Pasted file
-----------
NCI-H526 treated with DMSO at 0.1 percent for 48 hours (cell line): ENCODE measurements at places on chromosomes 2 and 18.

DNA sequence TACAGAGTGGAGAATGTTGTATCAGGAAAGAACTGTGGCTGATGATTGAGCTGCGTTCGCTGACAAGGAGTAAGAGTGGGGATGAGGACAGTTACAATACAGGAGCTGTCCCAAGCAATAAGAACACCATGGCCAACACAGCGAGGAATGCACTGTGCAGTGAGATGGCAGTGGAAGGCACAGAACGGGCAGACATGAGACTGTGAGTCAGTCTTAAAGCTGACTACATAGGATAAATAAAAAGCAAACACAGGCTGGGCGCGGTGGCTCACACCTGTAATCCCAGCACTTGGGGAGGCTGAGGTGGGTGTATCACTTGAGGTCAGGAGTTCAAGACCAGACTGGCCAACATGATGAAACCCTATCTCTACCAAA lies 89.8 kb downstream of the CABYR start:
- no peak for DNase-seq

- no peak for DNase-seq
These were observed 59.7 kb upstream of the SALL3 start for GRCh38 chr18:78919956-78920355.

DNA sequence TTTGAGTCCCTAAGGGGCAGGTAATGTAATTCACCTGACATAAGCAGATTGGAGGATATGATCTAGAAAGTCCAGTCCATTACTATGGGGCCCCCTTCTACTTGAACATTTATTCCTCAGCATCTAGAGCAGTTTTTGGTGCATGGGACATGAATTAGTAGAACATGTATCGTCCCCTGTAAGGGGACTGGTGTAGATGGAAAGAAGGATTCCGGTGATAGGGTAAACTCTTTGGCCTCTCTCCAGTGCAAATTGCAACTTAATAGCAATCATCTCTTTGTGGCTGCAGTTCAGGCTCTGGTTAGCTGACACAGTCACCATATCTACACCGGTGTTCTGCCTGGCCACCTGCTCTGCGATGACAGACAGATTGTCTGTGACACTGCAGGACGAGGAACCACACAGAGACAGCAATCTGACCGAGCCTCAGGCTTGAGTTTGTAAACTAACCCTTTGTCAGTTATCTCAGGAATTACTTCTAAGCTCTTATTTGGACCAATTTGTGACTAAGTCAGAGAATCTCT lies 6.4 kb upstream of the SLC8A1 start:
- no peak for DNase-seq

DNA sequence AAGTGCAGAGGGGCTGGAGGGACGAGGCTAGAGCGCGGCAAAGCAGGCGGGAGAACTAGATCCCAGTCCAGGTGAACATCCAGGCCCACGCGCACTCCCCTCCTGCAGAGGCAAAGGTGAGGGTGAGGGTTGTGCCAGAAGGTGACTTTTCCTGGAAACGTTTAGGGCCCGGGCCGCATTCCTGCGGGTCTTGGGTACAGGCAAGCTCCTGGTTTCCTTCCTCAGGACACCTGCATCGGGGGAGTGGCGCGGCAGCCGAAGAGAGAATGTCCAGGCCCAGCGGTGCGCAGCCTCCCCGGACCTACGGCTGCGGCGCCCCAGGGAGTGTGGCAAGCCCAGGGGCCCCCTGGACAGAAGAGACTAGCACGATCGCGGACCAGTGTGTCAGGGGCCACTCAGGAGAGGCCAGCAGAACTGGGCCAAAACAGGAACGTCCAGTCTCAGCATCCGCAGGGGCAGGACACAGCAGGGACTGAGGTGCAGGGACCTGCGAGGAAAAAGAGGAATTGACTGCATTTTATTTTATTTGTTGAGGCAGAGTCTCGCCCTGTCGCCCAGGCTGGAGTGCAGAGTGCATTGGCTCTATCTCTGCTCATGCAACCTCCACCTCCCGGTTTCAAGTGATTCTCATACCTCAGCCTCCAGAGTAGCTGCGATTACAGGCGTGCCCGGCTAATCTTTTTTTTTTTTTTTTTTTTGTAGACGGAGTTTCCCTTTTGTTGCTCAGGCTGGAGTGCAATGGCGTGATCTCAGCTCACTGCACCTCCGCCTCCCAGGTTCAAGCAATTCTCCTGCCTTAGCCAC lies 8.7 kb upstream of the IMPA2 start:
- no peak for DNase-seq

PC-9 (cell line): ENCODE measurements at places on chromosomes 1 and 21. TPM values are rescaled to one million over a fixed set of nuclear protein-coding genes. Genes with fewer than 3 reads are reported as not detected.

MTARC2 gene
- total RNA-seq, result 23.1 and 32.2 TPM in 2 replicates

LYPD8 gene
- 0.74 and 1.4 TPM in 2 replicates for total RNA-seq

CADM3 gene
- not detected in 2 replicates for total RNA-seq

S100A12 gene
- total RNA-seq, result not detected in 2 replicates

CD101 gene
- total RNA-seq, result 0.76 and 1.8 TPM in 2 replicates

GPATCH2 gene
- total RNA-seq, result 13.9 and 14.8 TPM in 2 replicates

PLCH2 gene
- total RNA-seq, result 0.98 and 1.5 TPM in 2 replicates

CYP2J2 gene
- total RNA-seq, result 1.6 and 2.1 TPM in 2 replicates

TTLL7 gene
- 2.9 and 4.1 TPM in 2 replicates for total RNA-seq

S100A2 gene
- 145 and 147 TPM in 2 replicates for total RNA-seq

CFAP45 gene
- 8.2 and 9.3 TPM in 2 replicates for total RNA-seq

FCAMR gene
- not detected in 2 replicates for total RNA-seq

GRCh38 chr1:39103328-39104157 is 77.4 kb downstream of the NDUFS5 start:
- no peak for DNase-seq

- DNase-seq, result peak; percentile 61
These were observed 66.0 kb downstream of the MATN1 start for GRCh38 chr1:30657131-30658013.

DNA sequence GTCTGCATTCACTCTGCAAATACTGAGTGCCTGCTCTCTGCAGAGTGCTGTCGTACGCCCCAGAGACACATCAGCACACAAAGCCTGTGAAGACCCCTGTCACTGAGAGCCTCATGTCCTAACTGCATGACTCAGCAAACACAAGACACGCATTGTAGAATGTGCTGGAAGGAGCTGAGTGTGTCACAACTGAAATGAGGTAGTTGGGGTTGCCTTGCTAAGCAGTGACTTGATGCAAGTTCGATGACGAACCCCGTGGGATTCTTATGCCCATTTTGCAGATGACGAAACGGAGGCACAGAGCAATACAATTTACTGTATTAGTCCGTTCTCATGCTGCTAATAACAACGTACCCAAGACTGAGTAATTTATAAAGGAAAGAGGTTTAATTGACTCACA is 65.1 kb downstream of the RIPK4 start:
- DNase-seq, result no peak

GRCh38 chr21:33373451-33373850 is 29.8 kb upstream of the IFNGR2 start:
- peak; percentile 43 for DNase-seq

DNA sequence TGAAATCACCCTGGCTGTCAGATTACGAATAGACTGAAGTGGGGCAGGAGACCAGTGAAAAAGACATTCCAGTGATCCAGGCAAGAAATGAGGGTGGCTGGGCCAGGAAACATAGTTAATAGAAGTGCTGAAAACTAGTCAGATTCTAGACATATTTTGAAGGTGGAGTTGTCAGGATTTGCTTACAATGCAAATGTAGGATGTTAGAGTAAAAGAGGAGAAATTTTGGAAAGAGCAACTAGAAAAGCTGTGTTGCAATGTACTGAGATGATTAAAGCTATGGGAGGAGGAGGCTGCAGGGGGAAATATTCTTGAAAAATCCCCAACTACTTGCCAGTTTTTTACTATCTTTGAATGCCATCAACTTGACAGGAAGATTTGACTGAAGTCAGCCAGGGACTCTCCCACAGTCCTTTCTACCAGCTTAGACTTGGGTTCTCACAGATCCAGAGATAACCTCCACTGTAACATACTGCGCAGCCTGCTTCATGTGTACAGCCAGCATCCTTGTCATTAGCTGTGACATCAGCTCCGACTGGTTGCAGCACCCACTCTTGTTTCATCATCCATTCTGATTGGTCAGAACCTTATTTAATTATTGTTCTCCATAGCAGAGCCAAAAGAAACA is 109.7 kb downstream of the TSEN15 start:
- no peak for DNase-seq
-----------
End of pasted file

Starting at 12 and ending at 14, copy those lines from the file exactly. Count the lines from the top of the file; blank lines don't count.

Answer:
- total RNA-seq, result 23.1 and 32.2 TPM in 2 replicates

LYPD8 gene
- 0.74 and 1.4 TPM in 2 replicates for total RNA-seq